There may be two questions that careful reader may ask at this point. First, if GetObject() acquires the lock, why do we use atomic operations to increment and decrement the counter? This is because other methods (AddStrongRef() and ReleaseStrongRef()) access the counter without acquiring the lock. The second question is: if AddStrongRef() increments reference counter without acquiring the lock, is it possible that the same faulty scenario happens when one thread runs ReleaseStrongRef(), second runs GetObject() while the third one runs AddStrongRef()? The answer is no because since the third thread runs AddStrongRef(), there exist at least one another strong reference to the object. So the first thread running ReleaseStrongRef() is not releasing the last reference.

Interference between ReleaseStrongRef() and ReleaseWeakRef() methods

Without special care, there may be a problem if two threads are simultaneously releasing the last strong and weak reference through ReleaseStrongRef() and ReleaseWeakRef() methods. If both methods see there are no more strong and weak references, two steps are taken to assure that only one method destroys the reference counting object itself. First, ReleaseStrongRef() checks the number of strong references while still holding the lock and sets the flag indicating if reference counting object needs to be released:

bool bDestroyThis = m_lNumWeakReferences == 0;

Second, ReleaseWeakRef() decrements weak reference counter only after acquiring the lock. If two threads are running ReleaseStrongRef() and ReleaseWeakRef(), there are two scenarios possible depending on which method first acquires the lock. In the first scenario, ReleaseStrongRef() acquires the lock first. Since number of weak references it will see will not be equal zero, the method will not destroy the reference counting object:

In the second scenario, ReleaseWeakRef() acquires the lock first. However, ReleaseStrongRef() must first destroy the controlled object, so ReleaseWeakRef() must not self destroy reference counting object. To detect this situation, the methods use m_ObjectState flag. The state is atomically set to ObjectState::Destroyed by ReleaseStrongRef() method. If ReleaseWeakRef() sees that the state is not ObjectState::Destroyed, it means there are alive strong references or ReleaseStrongRef() method is not completed as in the scenario below:

Note that it is crucial that m_ObjectState is accessed when lock is acquired and that weak reference counter is only decremented while lock is acquired as well. For example, consider the following scenario where weak reference counter is decremented without acquiring the lock, which leads to self-destroying reference counters object twice:

Acquiring the lock has two safety effects:

  • If ReleaseStrongRef() sets bDestroyThis flag to true, this means there are no other threads that may run code related to weak references, because ReleaseWeakRef() decrements weak reference counter after acquiring the lock. So reference counters object can be safely destroyed
  • If ReleaseWeakRef() sees that m_ObjectState is set to  ObjectState::Destroyed, then all strong reference-related code must be completed by this time because the object state is updated while keeping the lock. In this case, the reference counters can be safely destroyed as well

Interference between ReleaseWeakRef() and GetObject() methods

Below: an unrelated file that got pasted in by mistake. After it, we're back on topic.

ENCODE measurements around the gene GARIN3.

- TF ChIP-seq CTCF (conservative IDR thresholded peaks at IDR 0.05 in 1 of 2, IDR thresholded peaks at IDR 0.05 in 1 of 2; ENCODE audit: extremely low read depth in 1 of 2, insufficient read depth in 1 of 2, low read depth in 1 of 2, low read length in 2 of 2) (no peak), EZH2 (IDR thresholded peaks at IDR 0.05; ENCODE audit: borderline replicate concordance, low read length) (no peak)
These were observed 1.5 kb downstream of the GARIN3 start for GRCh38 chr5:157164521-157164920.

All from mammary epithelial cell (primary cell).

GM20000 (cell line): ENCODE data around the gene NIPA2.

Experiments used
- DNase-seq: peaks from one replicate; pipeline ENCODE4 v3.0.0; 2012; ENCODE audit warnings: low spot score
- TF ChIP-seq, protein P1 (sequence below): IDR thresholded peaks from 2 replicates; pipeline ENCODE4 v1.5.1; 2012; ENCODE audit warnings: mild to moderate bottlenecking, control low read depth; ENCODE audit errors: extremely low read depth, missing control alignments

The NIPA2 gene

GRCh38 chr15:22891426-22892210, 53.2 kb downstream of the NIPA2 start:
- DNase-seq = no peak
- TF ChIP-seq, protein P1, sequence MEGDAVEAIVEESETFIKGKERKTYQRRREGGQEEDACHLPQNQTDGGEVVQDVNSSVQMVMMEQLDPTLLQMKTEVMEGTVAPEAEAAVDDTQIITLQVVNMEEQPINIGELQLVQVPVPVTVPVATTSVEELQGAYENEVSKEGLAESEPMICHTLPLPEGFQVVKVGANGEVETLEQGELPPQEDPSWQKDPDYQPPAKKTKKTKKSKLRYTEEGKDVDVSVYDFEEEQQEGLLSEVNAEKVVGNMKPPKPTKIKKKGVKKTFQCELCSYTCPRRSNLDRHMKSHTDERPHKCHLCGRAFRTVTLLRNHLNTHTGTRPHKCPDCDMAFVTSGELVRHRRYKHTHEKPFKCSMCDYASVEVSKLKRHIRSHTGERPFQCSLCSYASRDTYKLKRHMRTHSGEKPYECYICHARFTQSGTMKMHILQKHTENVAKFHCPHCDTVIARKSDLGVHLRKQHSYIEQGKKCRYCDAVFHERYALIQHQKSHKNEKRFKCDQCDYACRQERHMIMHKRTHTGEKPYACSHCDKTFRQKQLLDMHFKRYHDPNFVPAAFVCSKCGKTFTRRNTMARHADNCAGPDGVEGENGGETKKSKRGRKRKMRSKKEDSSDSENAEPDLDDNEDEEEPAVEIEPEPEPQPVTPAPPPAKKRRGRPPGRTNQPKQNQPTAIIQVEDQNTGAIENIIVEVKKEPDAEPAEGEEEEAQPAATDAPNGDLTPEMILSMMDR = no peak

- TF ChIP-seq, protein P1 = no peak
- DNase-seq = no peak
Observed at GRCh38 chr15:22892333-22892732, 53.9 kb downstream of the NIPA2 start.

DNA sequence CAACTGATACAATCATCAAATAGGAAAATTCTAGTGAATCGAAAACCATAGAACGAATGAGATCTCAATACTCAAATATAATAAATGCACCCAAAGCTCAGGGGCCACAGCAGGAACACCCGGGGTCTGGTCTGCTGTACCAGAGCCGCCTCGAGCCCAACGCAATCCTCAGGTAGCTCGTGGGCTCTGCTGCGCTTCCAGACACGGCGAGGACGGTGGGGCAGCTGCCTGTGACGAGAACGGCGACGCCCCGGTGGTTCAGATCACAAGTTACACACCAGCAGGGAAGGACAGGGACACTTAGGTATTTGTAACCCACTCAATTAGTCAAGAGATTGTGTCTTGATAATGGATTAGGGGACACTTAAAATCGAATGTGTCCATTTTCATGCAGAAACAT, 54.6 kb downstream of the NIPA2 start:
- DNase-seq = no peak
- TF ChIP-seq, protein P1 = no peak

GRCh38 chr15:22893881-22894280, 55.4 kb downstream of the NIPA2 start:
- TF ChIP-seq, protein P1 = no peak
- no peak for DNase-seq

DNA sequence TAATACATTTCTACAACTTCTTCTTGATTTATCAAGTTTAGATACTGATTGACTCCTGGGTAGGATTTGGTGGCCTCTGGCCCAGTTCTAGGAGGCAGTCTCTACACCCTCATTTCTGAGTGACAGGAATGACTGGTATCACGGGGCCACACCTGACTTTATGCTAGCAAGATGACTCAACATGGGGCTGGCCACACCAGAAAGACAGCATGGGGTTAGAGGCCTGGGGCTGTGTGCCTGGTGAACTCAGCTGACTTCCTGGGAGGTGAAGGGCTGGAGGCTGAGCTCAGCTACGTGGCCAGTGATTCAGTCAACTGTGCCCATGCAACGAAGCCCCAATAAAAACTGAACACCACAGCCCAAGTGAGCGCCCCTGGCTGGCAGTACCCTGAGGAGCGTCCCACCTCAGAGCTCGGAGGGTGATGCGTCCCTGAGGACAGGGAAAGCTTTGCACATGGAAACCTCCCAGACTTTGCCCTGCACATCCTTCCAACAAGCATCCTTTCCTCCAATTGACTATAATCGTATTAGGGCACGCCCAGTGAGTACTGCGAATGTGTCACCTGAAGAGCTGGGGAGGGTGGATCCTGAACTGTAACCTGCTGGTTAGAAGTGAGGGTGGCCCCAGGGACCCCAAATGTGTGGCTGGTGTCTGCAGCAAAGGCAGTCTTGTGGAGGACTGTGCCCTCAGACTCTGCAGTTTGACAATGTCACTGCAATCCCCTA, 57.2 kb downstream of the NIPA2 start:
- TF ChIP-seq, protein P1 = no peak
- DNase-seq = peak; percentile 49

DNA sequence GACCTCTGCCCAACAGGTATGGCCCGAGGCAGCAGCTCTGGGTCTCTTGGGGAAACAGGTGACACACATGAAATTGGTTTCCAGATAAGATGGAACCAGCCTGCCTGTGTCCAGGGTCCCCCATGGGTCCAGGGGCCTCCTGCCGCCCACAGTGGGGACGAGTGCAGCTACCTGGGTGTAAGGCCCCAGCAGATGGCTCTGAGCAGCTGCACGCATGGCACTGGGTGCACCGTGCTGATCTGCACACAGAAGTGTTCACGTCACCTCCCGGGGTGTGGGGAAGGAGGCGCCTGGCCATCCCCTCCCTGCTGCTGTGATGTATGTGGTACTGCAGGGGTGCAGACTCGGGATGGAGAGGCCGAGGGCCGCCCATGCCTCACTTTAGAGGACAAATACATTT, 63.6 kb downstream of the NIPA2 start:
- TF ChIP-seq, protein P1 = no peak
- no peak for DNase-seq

There is in fact no interference possible between these two methods if they are used correctly. If GetObject() is called in one thread, while another thread is running ReleaseWeakRef(), this means there are at least two weak references. Therefore, ReleaseWeakRef() will only decrement the counter, but will not destroy the reference counters object as there will be at least one another outstanding weak reference.

MakeNewRCObj Class

MakeNewRCObj is a class that is responsible for creating object + reference counters pair. The class is a template class parameterized by the type of the object and type of the memory allocator:

template<typename ObjectType, typename AllocatorType = IMemoryAllocator>
class MakeNewRCObj

The class defines the following private members:

AllocatorType* const m_pAllocator;
IObject* const m_pOwner;
const Char* const m_dbgDescription;
const char* const m_dbgFileName;
const Int32 m_dbgLineNumber;

where

  • m_pAllocator is the pointer to the allocator that will be used to allocate memory for the object. If nullptr, default system allocator is used.
  • m_pOwner is the pointer to the object that owns the one to be created. If nullptr, the object has no owner.
  • m_dbgDescription, m_dbgFileName, and m_dbgLineNumber are debug members provided to the allocator to describe the allocation for debug purposes.

The class provides two constructors to initialize its members:

MakeNewRCObj(AllocatorType &Allocator,
             const Char* dbgDescription,
             const char* dbgFileName,
             const Int32 dbgLineNumber,
             IObject* pOwner = nullptr)noexcept :
    m_pAllocator(&Allocator),
    m_pOwner(pOwner),
    m_dbgDescription(dbgDescription),
    m_dbgFileName(dbgFileName),
    m_dbgLineNumber(dbgLineNumber)
{
}

MakeNewRCObj(IObject* pOwner = nullptr)noexcept :
    m_pAllocator(nullptr),
    m_pOwner(pOwner),
    m_dbgDescription(nullptr),
    m_dbgFileName(nullptr),
    m_dbgLineNumber(0)
{}

The class defines template operator () that performs allocation of the object:

template<typename ... CtorArgTypes>
ObjectType* operator() (CtorArgTypes&& ... CtorArgs)
{
    RefCountersImpl *pNewRefCounters = nullptr;
    IReferenceCounters *pRefCounters = nullptr;
    if(m_pOwner != nullptr)
        pRefCounters = m_pOwner->GetReferenceCounters();
    else
    {